“Are my attitudes and behaviors toward school and learning consistent with achieving my long-term goals?”
“Are my short- and long-term goals consistent with my educational and career aspirations?”
“Who are the people and what are the programs and materials that can provide support and encouragement toward achieving my goals”
“Who are the people and what are the habits and behaviors that provide obstacles toward achieving my goals?”
“What is a realistic self-assessment of my current skill level and what is my plan for developing the type of skills needed to pursue my college or career aspirations?”
“What type of self-monitoring and external support will I require to become successful?”
The book provides a literary response—another voice so to speak—in response to the needs of a particular classroom, grade level, or school community. The book is particularly relevant to student populations (and their teachers) who struggle with issues of race, poverty, urban violence, gang intimidation, bullying, and who lack extensive knowledge of postsecondary planning and preparation. Within this regard, the book can serve as a catalyst to addressing such issues as part of a much larger framework of influencing student behaviors, shaping school climate, and inspiring students to become vested in their own success. Important staff considerations are:
“Who are the students who are struggling most academically in our school?”
“Who are the students who are least likely to maximize the opportunities for learning, personal growth, and creative development in our school?”
“Who are the students who appear to demonstrate attitudes and behaviors most inconsistent with the dreams and aspirations they are affirming?”
“Who are the students who appear most in need of inspiration to combat their feelings of inadequacy and despair?”
This is obviously the short list as there many considerations to be examined through staff discussions pertaining to student demographics and the associated challenges which they present. However, the answers to such questions identifies “why” the book can play an important role in supporting student growth and achievement within a classroom or school setting. The following considerations provide a framework for “how” to maximize the transformational process of student engagement required for such growth and development to occur:
“What are some of the important issues that we [staff persons] wish to expand on as a result of engaging students in reading and analyzing the issues raised in the book?”
“How are we prepared to monitor and support students who become self-motivated to set goals?”
“How are we prepared to intervene to reduce student failure and to celebrate student success?”
“How are we prepared to give a voice to those students who embrace change and begin redirecting their attitudes and behaviors toward more positive outcomes?”
These important, yet oftentimes difficult conversations, can guide a classroom teacher, entire school staff, or parent toward identifying literature that provides much more than characters, point of view, setting, conflict, and style. Such conversations can provide a guide to literature that inspires, encourages, and informs.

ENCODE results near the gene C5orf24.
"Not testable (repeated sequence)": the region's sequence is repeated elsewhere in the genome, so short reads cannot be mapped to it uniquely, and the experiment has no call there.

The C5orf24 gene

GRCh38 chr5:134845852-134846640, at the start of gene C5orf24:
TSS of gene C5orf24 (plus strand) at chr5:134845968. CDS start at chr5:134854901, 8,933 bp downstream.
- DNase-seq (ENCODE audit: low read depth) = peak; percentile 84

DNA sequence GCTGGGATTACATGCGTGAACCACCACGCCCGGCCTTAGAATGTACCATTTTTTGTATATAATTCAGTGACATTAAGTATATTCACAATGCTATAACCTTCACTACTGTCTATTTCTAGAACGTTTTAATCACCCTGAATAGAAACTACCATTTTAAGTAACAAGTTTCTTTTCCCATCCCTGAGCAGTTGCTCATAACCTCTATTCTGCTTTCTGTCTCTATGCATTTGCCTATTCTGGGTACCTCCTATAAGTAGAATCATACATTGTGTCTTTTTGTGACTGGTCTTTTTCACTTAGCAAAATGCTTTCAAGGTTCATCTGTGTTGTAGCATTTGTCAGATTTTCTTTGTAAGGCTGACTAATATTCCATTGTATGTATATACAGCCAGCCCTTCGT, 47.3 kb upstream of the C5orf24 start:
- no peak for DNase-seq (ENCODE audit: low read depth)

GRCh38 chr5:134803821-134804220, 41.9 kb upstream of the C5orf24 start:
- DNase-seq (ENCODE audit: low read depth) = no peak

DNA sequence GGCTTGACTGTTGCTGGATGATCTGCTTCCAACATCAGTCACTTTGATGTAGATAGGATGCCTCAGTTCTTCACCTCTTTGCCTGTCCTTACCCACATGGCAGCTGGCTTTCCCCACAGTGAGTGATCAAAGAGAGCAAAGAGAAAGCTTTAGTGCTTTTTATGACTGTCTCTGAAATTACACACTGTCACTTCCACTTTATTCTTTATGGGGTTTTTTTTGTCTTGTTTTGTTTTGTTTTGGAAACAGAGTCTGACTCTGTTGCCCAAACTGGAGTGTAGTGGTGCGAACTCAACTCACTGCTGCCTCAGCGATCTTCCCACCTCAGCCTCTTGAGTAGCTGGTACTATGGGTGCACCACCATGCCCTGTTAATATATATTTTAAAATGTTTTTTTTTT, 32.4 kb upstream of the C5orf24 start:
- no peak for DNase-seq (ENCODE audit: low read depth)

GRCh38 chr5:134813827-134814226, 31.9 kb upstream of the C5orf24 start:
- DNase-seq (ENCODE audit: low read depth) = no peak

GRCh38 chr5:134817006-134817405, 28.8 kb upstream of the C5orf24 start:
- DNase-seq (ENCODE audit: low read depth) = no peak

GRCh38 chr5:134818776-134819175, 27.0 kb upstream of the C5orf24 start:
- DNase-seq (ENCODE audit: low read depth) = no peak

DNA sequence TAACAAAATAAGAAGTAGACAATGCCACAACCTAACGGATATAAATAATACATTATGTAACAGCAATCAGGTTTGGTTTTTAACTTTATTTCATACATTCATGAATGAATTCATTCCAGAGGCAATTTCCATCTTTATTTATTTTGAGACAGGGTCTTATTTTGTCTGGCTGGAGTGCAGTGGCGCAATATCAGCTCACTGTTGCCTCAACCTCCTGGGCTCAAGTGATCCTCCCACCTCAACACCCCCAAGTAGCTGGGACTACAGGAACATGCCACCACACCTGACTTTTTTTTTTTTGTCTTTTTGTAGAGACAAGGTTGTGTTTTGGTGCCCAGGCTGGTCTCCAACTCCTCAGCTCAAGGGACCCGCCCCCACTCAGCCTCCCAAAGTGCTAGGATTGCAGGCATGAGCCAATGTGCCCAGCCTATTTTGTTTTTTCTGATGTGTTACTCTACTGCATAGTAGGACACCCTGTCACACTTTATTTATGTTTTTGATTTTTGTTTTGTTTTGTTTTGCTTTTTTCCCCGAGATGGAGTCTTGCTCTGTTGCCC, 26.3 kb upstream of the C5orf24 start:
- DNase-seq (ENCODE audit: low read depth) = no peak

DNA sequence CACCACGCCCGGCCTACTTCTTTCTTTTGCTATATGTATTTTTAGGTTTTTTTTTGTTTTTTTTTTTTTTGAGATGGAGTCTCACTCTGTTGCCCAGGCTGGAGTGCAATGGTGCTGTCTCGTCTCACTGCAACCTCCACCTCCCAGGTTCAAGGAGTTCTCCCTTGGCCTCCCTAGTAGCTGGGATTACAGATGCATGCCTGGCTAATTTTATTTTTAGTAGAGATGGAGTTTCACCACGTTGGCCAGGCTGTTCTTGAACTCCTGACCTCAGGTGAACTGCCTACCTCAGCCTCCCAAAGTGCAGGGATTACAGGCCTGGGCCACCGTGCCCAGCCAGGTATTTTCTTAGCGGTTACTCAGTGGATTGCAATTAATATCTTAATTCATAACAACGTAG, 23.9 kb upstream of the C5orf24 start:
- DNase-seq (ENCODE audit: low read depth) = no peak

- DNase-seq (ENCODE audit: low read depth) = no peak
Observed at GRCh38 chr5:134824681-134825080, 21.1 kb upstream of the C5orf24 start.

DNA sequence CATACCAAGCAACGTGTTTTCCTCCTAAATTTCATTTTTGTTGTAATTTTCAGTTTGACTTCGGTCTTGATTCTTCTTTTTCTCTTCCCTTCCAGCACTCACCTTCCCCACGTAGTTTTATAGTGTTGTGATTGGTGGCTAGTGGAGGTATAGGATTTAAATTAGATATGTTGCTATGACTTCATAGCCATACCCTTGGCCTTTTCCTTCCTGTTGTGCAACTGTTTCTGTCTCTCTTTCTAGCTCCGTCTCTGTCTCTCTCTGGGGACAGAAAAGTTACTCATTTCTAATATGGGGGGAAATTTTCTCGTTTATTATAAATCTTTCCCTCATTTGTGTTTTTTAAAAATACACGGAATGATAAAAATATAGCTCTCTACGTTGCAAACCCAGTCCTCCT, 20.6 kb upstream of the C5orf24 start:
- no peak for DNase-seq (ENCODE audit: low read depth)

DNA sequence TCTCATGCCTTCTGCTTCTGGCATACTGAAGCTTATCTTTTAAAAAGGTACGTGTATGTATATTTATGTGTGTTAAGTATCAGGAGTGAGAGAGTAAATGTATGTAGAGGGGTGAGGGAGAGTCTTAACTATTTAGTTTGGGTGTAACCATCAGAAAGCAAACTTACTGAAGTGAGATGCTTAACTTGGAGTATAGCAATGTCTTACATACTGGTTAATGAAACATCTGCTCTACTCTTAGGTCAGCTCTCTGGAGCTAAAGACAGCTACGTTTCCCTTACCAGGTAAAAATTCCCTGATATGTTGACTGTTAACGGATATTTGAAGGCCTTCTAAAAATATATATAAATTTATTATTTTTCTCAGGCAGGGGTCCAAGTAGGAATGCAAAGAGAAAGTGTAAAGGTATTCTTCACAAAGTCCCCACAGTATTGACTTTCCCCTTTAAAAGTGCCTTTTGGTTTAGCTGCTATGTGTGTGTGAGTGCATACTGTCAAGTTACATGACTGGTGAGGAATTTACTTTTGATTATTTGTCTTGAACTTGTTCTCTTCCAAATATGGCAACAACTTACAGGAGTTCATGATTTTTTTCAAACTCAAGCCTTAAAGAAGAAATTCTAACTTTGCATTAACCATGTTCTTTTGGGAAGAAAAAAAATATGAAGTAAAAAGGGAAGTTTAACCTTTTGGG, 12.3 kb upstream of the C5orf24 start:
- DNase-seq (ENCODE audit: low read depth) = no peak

Overcoming negative cultural constructs
In an article for UCteen, high school student, Anthony Turner, discusses how he was “caught” reading by a group of students from his high school. Anthony, who is African-American, notes:
“Recently I was ‘caught’ reading at McDonald’s by a group of kids at my school. I say ‘caught’ because many of my peers consider reading to be a lame activity. They think it’s something that only geeks do.”
Anthony went on to share the encounter with one of the students:
“One girl name Tiffany walked up and said ‘Is that a…’ she rubbed her eyes and acted like she couldn’t believe what I was doing…book?’ she finished in a sarcastic, incredulous way.”
Anthony provides a critique as to why developing high levels of literacy is important and goes on to provide insight into a common cultural construct among urban youth in general and African-American youth in particular:
“Black youth culture prizes guys who play ball, bag girls, dance, and rap. Simply reading a book is considered passive or introverted. Or it’s considered a ‘white thing’—something black kids, especially black boys, shouldn’t be caught doing if they want to be popular.”
In would be enough to applaud Anthony for his brilliant critique on youth culture, however, Anthony provides insight into current research:
“I think some kids hold themselves back academically for those reasons. I know I feel slightly wary in school after hearing my peers say that people who read have no lives.
African-American and Hispanic males have the lowest high school graduation rates in the U.S. We need to step up our performance in order to compete. With the economy the way it is, the chances for black youth to succeed can look pretty slim, and if we don’t like to read, those chances get even slimmer. So, the next time you’re killing time by updating your status on Facebook or watching TV, think about reading a book instead. It helps more than you know.”
Read the entire article and view a video of Anthony…
What is the purpose of school if our children are not learning how to read? The student who cannot read, cannot access the rest of the curriculum, fully understand what is being taught, take effective notes, or be prepared to pursue college and careers after high school. Subsequently, the way forward is clear:
- Parents must know EXACTLY the reading level their children are on
- Children should be reading every day and parents should listen to how they read and how they are processing what they have read
- Teachers and parents should be engaging students in reading, thinking, writing, and speaking on a daily basis
- Children should have access to interesting texts that they “want to read”
- Children should not only be engaged in reading philosophical texts, but reading practical texts that assists them in overcoming obstacles, setting goals, and making connections between learning and outcomes
Although there is undoubtedly much more that can be done, these 5 things will take us a long way from where we are.
The Nation’s Report Card: Reading 2011. (2012). Washington, D.C.: U.S. Department of Education.
Lesnick, J, George, R., Smithgall, C., and Gwynne, J. (2010) Reading on Grade Level in Third Grade: How Is It Related to High School Performance and College Enrollment? Chicago, IL: University of Chicago.
Common Instructional Framework. (2013). North Carolina New Schools.